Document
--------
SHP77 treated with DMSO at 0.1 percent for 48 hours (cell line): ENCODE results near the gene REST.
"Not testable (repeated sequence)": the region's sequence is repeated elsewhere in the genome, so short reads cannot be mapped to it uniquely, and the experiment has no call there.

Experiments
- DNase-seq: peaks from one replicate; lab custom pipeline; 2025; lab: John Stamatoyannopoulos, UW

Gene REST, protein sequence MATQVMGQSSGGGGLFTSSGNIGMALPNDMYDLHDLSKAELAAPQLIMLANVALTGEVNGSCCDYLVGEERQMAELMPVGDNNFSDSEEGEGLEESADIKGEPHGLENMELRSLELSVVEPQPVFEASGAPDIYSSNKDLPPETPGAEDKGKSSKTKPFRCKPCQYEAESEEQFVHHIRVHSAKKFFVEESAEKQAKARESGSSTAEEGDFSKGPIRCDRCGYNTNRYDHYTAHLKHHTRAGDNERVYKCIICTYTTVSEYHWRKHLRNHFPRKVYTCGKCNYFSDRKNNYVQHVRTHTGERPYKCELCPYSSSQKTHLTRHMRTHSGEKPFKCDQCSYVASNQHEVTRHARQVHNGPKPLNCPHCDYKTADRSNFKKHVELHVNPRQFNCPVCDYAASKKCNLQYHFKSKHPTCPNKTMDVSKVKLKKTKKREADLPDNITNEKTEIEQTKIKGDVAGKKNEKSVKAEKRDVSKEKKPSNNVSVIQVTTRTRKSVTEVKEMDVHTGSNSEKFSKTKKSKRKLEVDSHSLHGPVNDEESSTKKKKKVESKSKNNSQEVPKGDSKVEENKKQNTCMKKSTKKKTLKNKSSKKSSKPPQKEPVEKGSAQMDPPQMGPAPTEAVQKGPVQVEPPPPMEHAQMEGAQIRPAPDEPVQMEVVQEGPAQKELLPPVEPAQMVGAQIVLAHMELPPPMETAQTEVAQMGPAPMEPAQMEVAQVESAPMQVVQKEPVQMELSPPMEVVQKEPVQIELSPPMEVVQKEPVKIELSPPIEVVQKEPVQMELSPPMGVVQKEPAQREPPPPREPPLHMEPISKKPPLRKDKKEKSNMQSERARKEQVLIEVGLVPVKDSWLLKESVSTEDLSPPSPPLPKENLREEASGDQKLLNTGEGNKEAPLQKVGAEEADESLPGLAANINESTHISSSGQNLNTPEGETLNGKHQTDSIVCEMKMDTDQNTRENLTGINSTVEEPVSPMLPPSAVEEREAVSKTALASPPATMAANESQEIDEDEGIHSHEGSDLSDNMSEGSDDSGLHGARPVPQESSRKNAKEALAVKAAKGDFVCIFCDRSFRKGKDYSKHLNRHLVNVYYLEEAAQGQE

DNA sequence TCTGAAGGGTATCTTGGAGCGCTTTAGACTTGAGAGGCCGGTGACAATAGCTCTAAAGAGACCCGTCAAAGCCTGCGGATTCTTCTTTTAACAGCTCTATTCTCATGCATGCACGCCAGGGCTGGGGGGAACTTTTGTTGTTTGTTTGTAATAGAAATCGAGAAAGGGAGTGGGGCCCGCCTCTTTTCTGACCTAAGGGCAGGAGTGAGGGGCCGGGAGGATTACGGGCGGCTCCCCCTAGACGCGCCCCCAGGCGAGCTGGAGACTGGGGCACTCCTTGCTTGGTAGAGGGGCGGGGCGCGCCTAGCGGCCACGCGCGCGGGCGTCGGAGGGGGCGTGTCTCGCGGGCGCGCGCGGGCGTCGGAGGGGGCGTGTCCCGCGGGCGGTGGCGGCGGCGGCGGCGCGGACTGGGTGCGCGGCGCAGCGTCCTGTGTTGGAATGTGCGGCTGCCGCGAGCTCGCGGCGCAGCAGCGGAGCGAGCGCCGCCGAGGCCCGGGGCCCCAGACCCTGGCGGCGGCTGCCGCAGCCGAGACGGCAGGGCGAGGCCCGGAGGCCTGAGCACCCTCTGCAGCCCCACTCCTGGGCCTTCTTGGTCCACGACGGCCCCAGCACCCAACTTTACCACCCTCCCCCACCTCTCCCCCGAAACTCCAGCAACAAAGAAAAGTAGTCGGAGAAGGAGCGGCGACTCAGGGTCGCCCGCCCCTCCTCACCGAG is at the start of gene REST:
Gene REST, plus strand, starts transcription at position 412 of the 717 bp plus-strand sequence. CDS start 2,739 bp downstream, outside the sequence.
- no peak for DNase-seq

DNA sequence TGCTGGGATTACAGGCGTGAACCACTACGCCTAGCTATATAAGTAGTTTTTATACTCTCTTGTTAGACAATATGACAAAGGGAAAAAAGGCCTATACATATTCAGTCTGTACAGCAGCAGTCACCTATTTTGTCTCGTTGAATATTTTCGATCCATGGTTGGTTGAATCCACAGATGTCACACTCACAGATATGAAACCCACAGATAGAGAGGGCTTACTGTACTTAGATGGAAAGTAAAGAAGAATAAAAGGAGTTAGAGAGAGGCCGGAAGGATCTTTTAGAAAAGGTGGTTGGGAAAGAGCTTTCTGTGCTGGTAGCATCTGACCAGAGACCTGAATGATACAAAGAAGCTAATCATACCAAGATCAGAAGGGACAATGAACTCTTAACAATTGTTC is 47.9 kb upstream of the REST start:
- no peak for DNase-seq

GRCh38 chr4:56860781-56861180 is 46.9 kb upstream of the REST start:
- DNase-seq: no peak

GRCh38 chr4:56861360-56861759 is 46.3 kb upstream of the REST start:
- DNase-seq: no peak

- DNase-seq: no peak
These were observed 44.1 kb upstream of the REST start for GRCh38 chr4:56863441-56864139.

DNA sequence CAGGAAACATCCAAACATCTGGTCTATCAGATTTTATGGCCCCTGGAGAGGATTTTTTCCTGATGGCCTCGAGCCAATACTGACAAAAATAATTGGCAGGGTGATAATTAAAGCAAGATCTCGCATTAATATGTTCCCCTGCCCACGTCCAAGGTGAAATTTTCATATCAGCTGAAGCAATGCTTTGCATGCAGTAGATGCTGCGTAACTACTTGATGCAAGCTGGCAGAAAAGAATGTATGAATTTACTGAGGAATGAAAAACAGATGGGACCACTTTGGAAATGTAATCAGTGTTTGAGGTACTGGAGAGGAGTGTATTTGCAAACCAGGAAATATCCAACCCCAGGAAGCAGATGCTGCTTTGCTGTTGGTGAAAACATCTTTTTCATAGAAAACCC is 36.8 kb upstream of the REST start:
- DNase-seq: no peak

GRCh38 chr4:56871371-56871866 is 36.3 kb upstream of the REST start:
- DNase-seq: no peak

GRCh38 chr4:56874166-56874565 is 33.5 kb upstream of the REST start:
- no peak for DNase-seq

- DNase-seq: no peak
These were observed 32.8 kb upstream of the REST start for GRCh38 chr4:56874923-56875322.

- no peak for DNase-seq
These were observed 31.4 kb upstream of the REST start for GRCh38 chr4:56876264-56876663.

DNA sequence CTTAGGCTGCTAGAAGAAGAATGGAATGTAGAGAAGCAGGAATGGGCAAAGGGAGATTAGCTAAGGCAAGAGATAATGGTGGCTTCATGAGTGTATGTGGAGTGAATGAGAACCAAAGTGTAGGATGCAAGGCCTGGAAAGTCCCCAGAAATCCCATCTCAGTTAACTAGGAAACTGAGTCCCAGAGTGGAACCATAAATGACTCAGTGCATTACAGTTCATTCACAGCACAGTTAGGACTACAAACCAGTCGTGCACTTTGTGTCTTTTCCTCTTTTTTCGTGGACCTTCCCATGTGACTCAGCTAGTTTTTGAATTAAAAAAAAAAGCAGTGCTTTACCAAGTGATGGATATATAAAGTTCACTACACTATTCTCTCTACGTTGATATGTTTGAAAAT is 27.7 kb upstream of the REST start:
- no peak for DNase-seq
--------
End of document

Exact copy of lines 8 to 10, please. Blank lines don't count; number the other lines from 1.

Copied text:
- no peak for DNase-seq

DNA sequence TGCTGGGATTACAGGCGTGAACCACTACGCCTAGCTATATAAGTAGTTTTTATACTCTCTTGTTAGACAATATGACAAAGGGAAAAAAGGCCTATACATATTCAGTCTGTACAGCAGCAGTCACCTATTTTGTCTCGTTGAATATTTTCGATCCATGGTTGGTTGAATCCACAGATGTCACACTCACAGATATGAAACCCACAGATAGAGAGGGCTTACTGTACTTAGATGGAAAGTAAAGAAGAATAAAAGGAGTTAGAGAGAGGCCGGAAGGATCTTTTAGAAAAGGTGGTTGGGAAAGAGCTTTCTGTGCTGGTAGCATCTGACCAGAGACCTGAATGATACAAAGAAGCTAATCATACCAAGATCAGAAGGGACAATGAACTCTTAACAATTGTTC is 47.9 kb upstream of the REST start:
- no peak for DNase-seq